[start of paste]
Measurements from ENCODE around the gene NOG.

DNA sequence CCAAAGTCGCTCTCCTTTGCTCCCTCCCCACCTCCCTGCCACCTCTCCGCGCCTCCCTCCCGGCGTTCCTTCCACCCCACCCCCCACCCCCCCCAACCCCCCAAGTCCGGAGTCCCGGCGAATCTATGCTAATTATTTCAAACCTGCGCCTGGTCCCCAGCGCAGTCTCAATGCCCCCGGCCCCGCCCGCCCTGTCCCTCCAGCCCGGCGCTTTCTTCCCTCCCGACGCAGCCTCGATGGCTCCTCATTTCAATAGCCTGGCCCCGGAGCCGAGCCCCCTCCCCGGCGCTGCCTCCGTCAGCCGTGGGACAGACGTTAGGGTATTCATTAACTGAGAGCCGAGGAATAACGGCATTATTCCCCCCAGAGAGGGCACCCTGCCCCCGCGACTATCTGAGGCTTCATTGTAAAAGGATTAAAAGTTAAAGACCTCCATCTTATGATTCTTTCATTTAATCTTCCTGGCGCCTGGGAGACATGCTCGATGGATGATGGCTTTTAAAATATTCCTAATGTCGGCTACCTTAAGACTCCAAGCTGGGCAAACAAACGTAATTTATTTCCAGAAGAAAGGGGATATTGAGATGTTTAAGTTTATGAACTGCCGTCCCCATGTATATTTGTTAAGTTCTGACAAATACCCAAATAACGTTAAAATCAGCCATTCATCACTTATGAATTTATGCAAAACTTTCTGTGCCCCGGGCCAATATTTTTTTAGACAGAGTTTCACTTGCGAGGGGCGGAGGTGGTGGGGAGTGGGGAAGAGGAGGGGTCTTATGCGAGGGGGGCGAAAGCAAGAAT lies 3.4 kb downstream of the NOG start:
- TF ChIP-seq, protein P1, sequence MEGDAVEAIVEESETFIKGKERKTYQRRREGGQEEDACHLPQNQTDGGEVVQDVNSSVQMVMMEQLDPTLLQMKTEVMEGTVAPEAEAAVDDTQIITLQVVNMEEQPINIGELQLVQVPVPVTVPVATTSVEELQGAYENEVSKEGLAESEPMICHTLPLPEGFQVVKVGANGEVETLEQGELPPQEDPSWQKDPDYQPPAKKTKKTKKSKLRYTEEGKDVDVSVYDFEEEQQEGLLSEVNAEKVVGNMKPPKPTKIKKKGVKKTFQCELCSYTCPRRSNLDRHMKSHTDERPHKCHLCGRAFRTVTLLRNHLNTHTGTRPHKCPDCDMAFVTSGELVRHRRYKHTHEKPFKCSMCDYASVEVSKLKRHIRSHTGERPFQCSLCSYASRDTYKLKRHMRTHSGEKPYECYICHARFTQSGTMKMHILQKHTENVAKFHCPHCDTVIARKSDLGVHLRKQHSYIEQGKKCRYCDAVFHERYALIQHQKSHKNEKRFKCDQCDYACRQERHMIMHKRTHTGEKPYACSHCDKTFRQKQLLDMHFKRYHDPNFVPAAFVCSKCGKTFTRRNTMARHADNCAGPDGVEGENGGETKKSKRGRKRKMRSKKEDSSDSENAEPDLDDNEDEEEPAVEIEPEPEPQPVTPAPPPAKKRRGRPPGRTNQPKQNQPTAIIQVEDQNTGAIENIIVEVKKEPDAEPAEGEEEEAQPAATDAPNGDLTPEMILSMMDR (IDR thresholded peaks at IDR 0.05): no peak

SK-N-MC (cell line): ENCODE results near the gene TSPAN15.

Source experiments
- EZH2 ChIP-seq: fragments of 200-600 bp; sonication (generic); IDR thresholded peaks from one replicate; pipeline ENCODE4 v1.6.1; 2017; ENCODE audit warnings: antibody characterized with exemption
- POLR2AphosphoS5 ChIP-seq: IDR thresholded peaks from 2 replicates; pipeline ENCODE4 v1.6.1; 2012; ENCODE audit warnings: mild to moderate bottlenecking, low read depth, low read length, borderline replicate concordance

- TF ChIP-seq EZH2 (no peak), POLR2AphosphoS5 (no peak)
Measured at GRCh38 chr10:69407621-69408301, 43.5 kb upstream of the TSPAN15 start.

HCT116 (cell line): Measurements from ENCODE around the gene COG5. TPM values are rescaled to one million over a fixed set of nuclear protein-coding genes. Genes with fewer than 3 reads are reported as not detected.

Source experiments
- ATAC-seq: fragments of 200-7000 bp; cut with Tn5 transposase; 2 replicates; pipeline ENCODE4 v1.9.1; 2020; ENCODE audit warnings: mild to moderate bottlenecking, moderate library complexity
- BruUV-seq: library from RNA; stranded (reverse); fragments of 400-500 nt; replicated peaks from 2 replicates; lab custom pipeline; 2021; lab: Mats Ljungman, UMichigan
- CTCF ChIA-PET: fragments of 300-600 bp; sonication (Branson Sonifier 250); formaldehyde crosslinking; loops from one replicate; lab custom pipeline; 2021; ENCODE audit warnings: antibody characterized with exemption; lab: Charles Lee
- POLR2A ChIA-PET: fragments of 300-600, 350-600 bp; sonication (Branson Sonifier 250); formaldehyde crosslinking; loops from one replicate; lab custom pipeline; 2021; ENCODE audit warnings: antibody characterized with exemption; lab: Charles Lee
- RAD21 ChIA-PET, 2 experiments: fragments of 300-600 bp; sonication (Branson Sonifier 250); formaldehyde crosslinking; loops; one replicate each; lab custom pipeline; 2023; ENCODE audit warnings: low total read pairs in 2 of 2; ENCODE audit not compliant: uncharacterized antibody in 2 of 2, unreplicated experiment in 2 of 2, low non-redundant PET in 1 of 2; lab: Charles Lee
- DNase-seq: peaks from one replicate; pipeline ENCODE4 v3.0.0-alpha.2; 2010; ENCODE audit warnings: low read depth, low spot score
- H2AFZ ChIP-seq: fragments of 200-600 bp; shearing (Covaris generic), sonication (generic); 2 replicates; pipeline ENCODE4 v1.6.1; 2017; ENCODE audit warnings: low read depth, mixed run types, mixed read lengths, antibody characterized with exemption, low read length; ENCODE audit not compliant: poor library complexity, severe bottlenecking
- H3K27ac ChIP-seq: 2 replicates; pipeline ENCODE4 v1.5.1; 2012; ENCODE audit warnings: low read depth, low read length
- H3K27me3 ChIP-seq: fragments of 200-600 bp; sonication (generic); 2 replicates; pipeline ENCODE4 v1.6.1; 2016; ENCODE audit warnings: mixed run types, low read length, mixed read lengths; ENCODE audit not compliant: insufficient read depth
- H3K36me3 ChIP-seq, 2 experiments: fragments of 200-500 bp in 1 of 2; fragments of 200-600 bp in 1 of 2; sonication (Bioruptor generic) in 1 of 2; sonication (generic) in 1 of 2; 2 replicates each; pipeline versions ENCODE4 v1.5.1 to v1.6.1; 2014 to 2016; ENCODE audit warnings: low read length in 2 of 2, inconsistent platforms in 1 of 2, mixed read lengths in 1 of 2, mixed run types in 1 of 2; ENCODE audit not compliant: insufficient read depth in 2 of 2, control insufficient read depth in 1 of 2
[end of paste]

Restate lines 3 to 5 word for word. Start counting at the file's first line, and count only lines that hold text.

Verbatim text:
- TF ChIP-seq, protein P1, sequence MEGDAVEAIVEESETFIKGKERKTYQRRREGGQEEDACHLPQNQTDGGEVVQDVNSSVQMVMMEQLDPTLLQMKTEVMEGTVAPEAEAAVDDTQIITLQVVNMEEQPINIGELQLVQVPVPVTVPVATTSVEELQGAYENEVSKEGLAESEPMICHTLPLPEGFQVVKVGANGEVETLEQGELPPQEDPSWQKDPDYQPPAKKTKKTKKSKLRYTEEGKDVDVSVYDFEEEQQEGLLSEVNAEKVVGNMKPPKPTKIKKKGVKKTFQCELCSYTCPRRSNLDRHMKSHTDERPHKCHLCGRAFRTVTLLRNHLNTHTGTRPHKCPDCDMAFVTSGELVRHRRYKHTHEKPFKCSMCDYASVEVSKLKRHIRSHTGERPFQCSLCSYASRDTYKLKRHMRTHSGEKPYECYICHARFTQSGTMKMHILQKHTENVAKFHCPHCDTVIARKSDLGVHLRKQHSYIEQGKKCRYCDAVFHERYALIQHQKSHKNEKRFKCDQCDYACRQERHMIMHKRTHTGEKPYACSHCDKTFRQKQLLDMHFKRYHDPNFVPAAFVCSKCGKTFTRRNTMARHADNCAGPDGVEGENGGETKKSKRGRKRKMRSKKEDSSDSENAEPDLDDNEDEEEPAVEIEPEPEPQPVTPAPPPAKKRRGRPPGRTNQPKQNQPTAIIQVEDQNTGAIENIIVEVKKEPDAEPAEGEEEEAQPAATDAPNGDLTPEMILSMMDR (IDR thresholded peaks at IDR 0.05): no peak

SK-N-MC (cell line): ENCODE results near the gene TSPAN15.

Source experiments